Peter Sedgwick



From Clarion, Trinity 1955, p.19-21.
Transcribed by Ted Crawford.
Marked up by Einde O’Callaghan for the Marxists’ Internet Archive.

Peter Sedgwick: Reading P.P.P. at Balliol. Is Left-wing.

Being a Communist, I am always very interested in reading books which try to explain my existence. Dr. H.J. Eysenck (in The Pychology of Politics) shows that Communists, as distinct from, say, other kinds of Socialists, tend to be tough-minded, aggressive, dominant, rigid-thinking, and intolerant of ambiguity. People, he thinks, learn Radical or Conservative attitudes according to the rewards and punishments they expect for their social groups from political parties. But once they are Radical or Conservative, they get conditioned to be Tough-minded or Tender-minded through such involuntary factors as their degree of social adjustment and extraversion.

Now, looking at myself, I am horrified to confirm at least one point of this analysis. I must admit that, in comparison with the whole of the Labour Club E.C., I am viciously tough-minded dominant, aggressive, rigid and pernickety. I only wish I could help it. But if Dr. Eysenck thinks that I became a Communist because I got conditioned to a whole lot of disgusting, involuntary responses, he is just wrong. I started to be a Communist as a result of living under the implications of the Rosenberg executions, the intervention against Guiana and the engineers’ strike of December, 1953; also through the unwilling discovery that all the anti-Sovietisms I had picked up were a crooked pack of lies. When I first joined the Party, I was tender-minded, mild and meek. The Tough-mindedness came in later, through arguing for too long with obstinate anti-Communists.

The other thing wrong with this kind of story is that it doesn’t explain why the proportion of Communist Party members to total population should be 1 in 1,500 in Britain, 1 in 35 in the USSR, and in Czechoslovakia 1 in 6.

There is, unfortunately, a certain tendency nowadays to explain political facts by reference to psychological hypotheses. We are often informed that anti-colonial organisers and militant trades-unionists happen because they are “frustrated”. The obvious answer to Industrial Frustration becomes Industrial Psychology: mere political remedies like socialist nationalizations are irrelevant to such pathological disorders. Another school of thought finds it helpful to attribute various aspects of Soviet affairs (the Moscow trials, the absence of revolutions since 1917) to the workings of the Great Slav Soul or the Collective Bolshevik Unconscious. The commonest current expression of this school is the justification of NATO, German re-armament and colonial slaughter by the statement that it is an innate characteristic of The Russians/Communists/Kikuyu/Malayans to Respect Strength. (This assertion may be reinforced by the citation of An Interesting Little Incident Which Once Took Place In Berlin/Nairobi/Kuala Lumpur).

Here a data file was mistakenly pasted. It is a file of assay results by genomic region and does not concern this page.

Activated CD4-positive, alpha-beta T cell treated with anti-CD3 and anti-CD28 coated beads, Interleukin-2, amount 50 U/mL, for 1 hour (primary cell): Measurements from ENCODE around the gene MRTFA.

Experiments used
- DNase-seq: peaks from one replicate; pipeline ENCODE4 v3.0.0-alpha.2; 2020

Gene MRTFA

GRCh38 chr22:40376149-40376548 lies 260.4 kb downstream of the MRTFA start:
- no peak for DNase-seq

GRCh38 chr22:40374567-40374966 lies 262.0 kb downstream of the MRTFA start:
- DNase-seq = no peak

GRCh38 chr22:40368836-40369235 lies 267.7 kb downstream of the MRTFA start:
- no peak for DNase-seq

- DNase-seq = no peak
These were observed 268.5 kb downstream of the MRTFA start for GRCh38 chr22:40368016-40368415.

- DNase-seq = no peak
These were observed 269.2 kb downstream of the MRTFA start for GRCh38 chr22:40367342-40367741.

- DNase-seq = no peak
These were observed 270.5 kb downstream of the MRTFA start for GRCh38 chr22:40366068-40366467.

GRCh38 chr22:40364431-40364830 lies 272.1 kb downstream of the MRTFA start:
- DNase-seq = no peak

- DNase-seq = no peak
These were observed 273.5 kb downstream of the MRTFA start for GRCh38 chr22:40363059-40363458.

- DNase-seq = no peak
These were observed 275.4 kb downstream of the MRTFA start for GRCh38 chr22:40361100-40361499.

“The only way to negotiate with the Bolsheviks is by their own methods: from behind the butt of a revolver”, proclaimed the Czech General Gayda, while engaged in the War of Intervention. The ultimate consequences of such psychoanalysis may be gauged from the later career of the General: after reaching the position of Commander-in-Chief of the armed forces of the First Czechoslovak Republic, he contrived to betray the defences of his country to Hitler.

Again, no student of weekly reviews, tabloid editorials and Sunday diplomatists can afford to overlook the huge importance of the Oriental Mind (whether Inscrutable or just Passive). This, in the hands of a versatile technician, may be used both to account for the success of the Communist Party of China and to forecast the failure of the Communist Party of India.

This scepticism need not be taken to indicate that social conflict and social psychology are two separate subjects, which don’t mix. Actually the course of political struggle is a powerful determinant of human psychology.

For under capitalism there are a number of incentives to frustration and neurosis. When there is unemployment, people worry from having too little work. When there is “full employment”, people suffer from having to work too long for a living wage (weekly working hours last year averaged 48.3, compared with 46.3 in 1947, and 47.7 in 1938). They have to worry about rising prices and rents, health charges and the scramble for education. Socialism can abolish these conditions. The effects of a socialist system upon mental well-being can be seen if we compare the incidence of psychic troubles in the U.S.A. and this country with the substantial decline of neurosis in the Soviet Union (which, whatever else you may think, certainly has no shareholders, landlords or Stock Exchange).

The opening of all kinds of careers to women, which will take place in a socialist society, may narrow the differentiation between masculine and feminine temperament, and thus lead to a big decrease in homosexuality – Margaret Mead (in Sex and Temperament) has commented upon the absence of homosexuality in primitive communities with no temperamental differentiation between the sexes. And a host of pre-conditions for psychological ill-health will be liquidated in a society without the possibility of profit-making in horror-comics, brutal films and the sensational reportage of murders and sex cases.

But it is hardly the task of Socialists to build sanatoria in the air. Whatever Socialism may bring, we can at least be sure of the final refutation of that basic and most absurd component of “psychopolitics”: “You Can’t Change Human Nature”.


Last updated on 21.11.2004